In my role as the Head of Business Development for the EMEA and APAC regions at TAI, I’m used to bringing people together, whether that means huddled around the desk at headquarters or in an insurer’s conference room half a world away, to scribble away on a whiteboard as we brainstorm new ideas for products and services.
But COVID-19 changed all of that. Air travel was either shut down or severely restricted. Offices were closed or moved to reduce staff to promote social distancing. Employees, many of whom thought remote work would never be a possibility, suddenly had no choice but to work from home.
On top of adjusting to a completely remote work environment with colleagues, I was tasked with figuring out a way to collaborate across three continents to build a next-generation analytics solution for TAI users. We had just kicked off a relationship with Comotion Business Solutions to build it, and between the team members from TAI and those from Comotion working on this project, we were geographically dispersed. Somehow, however, we had to find a way to collaborate virtually to keep the momentum going.
Four Tips for Enabling Virtual Collaboration
Thankfully, I work for an organization that values innovation and isn’t afraid of exploring new ways to get the job done. Huge kudos to the Comotion team in South Africa as well. They are masters in innovative thinking, and that applies to business processes, too. In the end, some things worked out, and some didn’t, but we’ve managed to accomplish far more in less time than ever seemed possible at the beginning of the pandemic.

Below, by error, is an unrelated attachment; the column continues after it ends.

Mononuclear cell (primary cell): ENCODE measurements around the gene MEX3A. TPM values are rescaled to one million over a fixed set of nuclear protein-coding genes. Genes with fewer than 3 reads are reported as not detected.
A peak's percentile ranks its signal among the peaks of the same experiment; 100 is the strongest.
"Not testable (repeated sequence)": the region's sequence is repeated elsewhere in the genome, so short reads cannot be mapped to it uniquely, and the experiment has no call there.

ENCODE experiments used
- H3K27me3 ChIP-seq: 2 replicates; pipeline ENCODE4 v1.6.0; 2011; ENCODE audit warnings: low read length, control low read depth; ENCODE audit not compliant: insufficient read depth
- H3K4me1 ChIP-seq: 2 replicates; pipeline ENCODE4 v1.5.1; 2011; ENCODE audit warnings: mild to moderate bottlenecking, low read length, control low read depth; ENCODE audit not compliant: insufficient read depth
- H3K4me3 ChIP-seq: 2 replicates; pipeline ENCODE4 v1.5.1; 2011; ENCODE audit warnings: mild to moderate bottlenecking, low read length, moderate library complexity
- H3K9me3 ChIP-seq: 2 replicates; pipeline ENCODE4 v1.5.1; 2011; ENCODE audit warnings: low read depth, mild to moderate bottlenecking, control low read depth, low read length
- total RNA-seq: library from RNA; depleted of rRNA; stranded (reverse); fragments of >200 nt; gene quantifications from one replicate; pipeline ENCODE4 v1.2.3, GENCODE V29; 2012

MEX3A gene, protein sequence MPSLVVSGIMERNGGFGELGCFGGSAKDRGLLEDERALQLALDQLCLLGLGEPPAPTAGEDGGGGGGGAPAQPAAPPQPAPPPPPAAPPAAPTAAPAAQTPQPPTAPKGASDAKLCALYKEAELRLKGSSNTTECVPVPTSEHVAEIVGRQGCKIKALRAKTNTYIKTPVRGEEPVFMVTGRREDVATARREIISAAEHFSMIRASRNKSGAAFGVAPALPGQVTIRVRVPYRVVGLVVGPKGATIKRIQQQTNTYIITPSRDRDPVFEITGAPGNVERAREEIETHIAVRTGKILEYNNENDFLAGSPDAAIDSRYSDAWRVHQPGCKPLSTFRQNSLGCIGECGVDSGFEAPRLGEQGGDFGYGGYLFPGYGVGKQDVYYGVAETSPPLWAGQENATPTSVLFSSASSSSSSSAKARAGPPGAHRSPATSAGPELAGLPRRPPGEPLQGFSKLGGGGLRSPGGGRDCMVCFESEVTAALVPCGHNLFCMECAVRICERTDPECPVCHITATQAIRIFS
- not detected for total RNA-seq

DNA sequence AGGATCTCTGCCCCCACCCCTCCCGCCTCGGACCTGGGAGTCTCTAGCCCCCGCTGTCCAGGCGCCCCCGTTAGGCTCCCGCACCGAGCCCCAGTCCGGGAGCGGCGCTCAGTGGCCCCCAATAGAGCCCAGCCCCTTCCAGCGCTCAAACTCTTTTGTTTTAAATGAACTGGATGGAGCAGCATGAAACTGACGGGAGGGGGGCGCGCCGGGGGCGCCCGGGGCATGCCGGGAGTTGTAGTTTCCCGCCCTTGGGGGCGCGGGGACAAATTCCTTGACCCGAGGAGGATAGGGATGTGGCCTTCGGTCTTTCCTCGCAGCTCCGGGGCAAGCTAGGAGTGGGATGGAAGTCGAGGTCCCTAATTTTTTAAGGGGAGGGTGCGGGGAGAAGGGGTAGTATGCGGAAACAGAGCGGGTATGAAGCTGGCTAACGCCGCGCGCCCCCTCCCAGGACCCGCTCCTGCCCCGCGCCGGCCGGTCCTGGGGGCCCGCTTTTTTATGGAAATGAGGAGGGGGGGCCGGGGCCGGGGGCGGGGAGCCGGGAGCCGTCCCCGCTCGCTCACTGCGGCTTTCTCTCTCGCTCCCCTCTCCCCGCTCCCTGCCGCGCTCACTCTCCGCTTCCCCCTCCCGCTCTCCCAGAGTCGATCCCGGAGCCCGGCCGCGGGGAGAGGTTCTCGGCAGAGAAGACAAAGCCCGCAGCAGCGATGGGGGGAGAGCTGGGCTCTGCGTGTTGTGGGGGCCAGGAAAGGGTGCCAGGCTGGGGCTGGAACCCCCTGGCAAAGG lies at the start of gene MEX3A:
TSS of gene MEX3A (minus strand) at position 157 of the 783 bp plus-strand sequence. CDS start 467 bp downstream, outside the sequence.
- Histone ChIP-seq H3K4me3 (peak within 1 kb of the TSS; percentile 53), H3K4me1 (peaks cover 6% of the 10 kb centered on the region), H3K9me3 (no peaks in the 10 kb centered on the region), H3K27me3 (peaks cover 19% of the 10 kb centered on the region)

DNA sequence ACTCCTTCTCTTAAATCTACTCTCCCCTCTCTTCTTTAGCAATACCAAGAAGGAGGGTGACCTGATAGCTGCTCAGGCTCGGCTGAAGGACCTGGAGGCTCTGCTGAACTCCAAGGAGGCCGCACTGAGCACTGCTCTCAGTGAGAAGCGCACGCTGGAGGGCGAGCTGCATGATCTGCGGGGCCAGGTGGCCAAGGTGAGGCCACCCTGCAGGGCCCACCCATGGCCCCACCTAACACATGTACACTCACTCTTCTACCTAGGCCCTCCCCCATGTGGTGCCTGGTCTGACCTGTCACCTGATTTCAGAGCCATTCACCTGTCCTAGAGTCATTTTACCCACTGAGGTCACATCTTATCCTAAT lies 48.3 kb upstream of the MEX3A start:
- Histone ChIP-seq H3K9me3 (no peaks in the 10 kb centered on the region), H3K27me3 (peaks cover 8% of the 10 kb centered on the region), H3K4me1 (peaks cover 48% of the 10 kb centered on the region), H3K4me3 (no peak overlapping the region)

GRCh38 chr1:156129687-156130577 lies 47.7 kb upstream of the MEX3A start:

Here are a few ideas for enabling virtual collaboration across time zones, borders, and cultures. In some cases, I will make technology recommendations, but many of these tips are about working effectively with people when you can’t meet face to face.
#1 Idea Formulation/Brainstorming over video.
It seems that this ought to be the easiest activity to replicate, but it’s not. Brainstorming over Zoom or on a conference call lacks the energy that people gathered in a conference room can generate. But that’s okay because we found a way to make low-key brainstorming work for us.
Instead of holding one or more formal brainstorming sessions at the idea-formulation stage, we set up weekly informal sessions to kick around ideas, challenges, and whatever else was on our minds. Our approach has cultural elements. For example, we chose to meet every Friday afternoon when people were winding down from the week, and their minds were more open to thinking laterally and creatively.
Here are a few additional tips for making this approach work for you:
- Don’t push the conversation. Allow it to flow and see where it lands.
- If vital decisions must be made, consider setting up a separate meeting for them. This is an ideation session, not necessarily a decision-making session.
- Include guests from different geographies, teams, cultures, and even industries to add a wide range of perspectives. With everyone working online, we have more opportunities than ever to include people who might not normally be part of an ideation session.
- Ask everyone to join via video. Video makes it far easier to read a person’s body language and ensures everyone stays engaged throughout a session, especially when working across cultures.